Paromita Vohra: Zoning out in time
I'm going off the grid" people write on social media sometimes, to say they won't be in a mobile network zone for some time, or not on social media perhaps
I'm going off the grid" people write on social media sometimes, to say they won't be in a mobile network zone for some time, or not on social media perhaps. The grid, which knots and crosses time and place. "Come back soon, Paromita!" says my friend when we are talking online from two different countries, neither of them India. "You are too far away!" Place shouldn't, often doesn't, matter when you are mostly connecting with people online. Emotions which link us, become a place to live in online. But time is more slippery.
In a different time zone from your usual one you become like one of those astronauts floating sound-free around a spaceship, tethered to a place, a life, yet drifting from it. As time reverses, reality turns around, too. You are awake when others are asleep, and asleep when they are at work. Moments of overlap - sometimes an hour or two - can feel like coffee and cake at an inter-galactic cafe, or a moment in those song picturisations where people walk out of one frame and into another, shifting backdrops. To go from one place to another is marked by excitement and anticipation. To leave a place is marked by anxiety and fear of loss. To an extent we fear losing ourselves as much as others. We cross time zones borne aloft on these contrary emotions.
Once, going to another place, meant to go into another world of information and lose knowledge of the one left behind. Then people inhabited the other place through nostalgia. We said they lived in the past. Because distance is real and time is linear, we could not simultaneously inhabit two times at once, could we? We could live physically in our experiential present and emotionally or mentally in our once experienced past - carrying the memory of a place inside that you could settle into. Both the time and the place were elsewhere.
Now, when social media and the Internet render places almost parallel, it suddenly seems as if we can occupy two presents at once. Some people are proficient at existing in two time zones. Social media and the Internet are the spaceship they never leave. They are able to keep comprehensively up-to-date with minor goings-on and ongoing debates in two places at the same time. Maybe we hold on to places, inhabiting two times at once because we fear drifting entirely away from world we've belonged or almost belonged to. We hurtle around like little time capsules ourselves, stopping nowhere, like the hands of the clock, fearing we will miss out on something.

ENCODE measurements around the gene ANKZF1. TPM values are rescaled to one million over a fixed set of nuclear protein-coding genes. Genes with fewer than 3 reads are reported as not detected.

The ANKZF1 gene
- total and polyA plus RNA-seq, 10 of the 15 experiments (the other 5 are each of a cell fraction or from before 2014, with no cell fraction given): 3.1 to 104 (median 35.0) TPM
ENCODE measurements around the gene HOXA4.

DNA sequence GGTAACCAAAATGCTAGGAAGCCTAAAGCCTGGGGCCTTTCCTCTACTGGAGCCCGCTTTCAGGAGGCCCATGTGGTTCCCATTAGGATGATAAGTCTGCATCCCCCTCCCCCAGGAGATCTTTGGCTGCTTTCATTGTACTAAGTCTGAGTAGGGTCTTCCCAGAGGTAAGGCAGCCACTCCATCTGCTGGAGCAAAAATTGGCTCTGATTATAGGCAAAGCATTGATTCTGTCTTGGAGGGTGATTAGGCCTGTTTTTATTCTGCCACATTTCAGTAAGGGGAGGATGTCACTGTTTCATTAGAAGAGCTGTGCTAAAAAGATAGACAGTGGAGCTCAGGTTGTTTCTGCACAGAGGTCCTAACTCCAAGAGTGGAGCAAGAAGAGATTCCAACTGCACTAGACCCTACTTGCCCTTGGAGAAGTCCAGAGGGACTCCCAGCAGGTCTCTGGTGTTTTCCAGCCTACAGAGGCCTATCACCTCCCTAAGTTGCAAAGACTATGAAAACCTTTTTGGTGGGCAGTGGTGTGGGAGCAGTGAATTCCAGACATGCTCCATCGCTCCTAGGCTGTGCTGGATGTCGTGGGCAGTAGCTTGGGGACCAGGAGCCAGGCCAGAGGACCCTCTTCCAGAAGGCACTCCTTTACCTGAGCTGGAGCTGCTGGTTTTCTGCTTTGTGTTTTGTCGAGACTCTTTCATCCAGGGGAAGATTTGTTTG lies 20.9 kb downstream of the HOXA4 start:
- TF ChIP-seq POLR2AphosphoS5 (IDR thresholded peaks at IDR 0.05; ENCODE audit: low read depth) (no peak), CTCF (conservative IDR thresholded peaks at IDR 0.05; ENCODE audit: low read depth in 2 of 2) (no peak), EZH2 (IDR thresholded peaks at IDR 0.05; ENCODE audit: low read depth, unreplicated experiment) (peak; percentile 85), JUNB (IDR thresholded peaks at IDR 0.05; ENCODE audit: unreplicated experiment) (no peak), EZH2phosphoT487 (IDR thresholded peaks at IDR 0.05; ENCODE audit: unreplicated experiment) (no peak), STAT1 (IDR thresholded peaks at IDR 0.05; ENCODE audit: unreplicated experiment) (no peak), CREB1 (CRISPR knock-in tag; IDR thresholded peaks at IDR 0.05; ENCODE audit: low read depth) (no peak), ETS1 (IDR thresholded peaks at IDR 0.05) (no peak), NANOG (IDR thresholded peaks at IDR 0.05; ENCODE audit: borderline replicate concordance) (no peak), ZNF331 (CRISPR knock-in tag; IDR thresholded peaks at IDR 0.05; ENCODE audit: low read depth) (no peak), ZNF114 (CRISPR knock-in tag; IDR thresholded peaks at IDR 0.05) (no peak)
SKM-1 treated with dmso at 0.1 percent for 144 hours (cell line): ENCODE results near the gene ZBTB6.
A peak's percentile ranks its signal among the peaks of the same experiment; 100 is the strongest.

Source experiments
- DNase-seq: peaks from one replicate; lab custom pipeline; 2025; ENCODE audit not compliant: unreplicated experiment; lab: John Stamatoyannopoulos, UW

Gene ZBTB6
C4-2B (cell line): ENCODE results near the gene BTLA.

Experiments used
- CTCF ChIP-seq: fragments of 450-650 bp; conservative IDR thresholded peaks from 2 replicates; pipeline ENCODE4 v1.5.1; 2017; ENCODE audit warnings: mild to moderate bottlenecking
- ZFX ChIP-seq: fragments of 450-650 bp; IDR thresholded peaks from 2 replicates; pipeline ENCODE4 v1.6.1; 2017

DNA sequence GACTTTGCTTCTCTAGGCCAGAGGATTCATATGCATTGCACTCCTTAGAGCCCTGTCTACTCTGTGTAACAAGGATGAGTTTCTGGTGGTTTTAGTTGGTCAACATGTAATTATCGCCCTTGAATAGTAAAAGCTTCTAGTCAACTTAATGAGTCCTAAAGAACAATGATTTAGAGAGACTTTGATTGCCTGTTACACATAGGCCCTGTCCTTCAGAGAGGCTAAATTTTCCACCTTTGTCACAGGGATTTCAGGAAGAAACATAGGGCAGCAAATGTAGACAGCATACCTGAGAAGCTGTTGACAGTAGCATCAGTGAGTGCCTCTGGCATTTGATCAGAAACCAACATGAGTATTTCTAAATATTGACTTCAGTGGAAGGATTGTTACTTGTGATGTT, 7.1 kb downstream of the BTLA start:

But time's linearity is suggestive. It suggests we can let go of another time, another place, another self for a while; allow ourselves to drift in space not constantly articulating and asserting our identity. After all the other half of the world has let go, has left us behind by some hours. Zoning out of one time and into another is to let go of the fear of missing out, to, in fact, accept we will miss some bits of life and worlds and people, maybe even let go of little bits of ourselves which, in a new place and time, we see are unnecessary, vestigial. All the better to meet them afresh when the world turns full circle.
Paromita Vohra is an award-winning Mumbai-based filmmaker, writer and curator working with fiction and non-fiction. Reach her at www.parodevipictures.com
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